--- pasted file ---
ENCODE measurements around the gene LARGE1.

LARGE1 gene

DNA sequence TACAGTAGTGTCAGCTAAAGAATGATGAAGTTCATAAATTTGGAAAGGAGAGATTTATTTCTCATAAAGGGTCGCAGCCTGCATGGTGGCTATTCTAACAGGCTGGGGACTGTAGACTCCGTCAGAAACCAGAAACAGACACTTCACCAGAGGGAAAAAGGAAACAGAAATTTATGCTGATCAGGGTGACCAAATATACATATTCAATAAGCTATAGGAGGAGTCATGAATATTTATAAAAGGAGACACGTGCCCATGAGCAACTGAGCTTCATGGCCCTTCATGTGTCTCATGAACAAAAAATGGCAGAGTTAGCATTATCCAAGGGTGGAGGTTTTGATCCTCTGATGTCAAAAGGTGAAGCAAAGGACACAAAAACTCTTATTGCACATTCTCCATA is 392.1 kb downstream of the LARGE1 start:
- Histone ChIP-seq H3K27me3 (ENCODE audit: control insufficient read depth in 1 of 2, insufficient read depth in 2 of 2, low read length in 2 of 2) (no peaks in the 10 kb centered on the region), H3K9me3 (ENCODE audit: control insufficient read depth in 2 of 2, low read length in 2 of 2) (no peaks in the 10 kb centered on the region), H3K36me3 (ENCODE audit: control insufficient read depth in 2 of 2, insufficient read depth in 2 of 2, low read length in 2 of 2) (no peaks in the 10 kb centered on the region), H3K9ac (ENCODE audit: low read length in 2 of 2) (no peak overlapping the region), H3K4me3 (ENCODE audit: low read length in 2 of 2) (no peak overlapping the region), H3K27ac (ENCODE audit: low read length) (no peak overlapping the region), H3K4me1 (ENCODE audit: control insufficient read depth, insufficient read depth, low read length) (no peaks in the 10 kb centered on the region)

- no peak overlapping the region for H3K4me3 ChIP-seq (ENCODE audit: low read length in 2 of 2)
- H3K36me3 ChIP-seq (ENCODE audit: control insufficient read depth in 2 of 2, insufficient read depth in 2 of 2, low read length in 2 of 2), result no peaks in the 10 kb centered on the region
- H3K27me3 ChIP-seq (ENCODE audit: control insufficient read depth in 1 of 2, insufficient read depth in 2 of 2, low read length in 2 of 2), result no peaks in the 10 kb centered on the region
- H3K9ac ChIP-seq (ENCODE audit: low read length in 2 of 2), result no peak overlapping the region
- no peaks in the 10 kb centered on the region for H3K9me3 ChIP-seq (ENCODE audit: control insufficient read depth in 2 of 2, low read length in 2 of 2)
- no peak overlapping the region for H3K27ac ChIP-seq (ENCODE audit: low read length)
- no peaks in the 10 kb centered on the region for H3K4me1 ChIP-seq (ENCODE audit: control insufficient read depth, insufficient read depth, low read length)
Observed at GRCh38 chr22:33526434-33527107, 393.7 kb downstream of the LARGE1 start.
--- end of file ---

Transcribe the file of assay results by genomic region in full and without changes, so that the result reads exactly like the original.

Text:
ENCODE measurements around the gene LARGE1.

LARGE1 gene

DNA sequence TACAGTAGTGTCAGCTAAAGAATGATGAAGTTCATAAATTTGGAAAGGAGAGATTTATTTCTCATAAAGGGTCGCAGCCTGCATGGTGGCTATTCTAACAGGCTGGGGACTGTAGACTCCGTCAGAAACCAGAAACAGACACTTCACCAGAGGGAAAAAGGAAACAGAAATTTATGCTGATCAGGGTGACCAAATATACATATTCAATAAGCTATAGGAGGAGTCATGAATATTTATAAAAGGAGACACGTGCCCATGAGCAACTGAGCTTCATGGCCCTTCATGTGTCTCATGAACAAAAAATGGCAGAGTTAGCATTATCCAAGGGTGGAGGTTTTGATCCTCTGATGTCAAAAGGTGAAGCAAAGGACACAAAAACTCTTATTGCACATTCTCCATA is 392.1 kb downstream of the LARGE1 start:
- Histone ChIP-seq H3K27me3 (ENCODE audit: control insufficient read depth in 1 of 2, insufficient read depth in 2 of 2, low read length in 2 of 2) (no peaks in the 10 kb centered on the region), H3K9me3 (ENCODE audit: control insufficient read depth in 2 of 2, low read length in 2 of 2) (no peaks in the 10 kb centered on the region), H3K36me3 (ENCODE audit: control insufficient read depth in 2 of 2, insufficient read depth in 2 of 2, low read length in 2 of 2) (no peaks in the 10 kb centered on the region), H3K9ac (ENCODE audit: low read length in 2 of 2) (no peak overlapping the region), H3K4me3 (ENCODE audit: low read length in 2 of 2) (no peak overlapping the region), H3K27ac (ENCODE audit: low read length) (no peak overlapping the region), H3K4me1 (ENCODE audit: control insufficient read depth, insufficient read depth, low read length) (no peaks in the 10 kb centered on the region)

- no peak overlapping the region for H3K4me3 ChIP-seq (ENCODE audit: low read length in 2 of 2)
- H3K36me3 ChIP-seq (ENCODE audit: control insufficient read depth in 2 of 2, insufficient read depth in 2 of 2, low read length in 2 of 2), result no peaks in the 10 kb centered on the region
- H3K27me3 ChIP-seq (ENCODE audit: control insufficient read depth in 1 of 2, insufficient read depth in 2 of 2, low read length in 2 of 2), result no peaks in the 10 kb centered on the region
- H3K9ac ChIP-seq (ENCODE audit: low read length in 2 of 2), result no peak overlapping the region
- no peaks in the 10 kb centered on the region for H3K9me3 ChIP-seq (ENCODE audit: control insufficient read depth in 2 of 2, low read length in 2 of 2)
- no peak overlapping the region for H3K27ac ChIP-seq (ENCODE audit: low read length)
- no peaks in the 10 kb centered on the region for H3K4me1 ChIP-seq (ENCODE audit: control insufficient read depth, insufficient read depth, low read length)
Observed at GRCh38 chr22:33526434-33527107, 393.7 kb downstream of the LARGE1 start.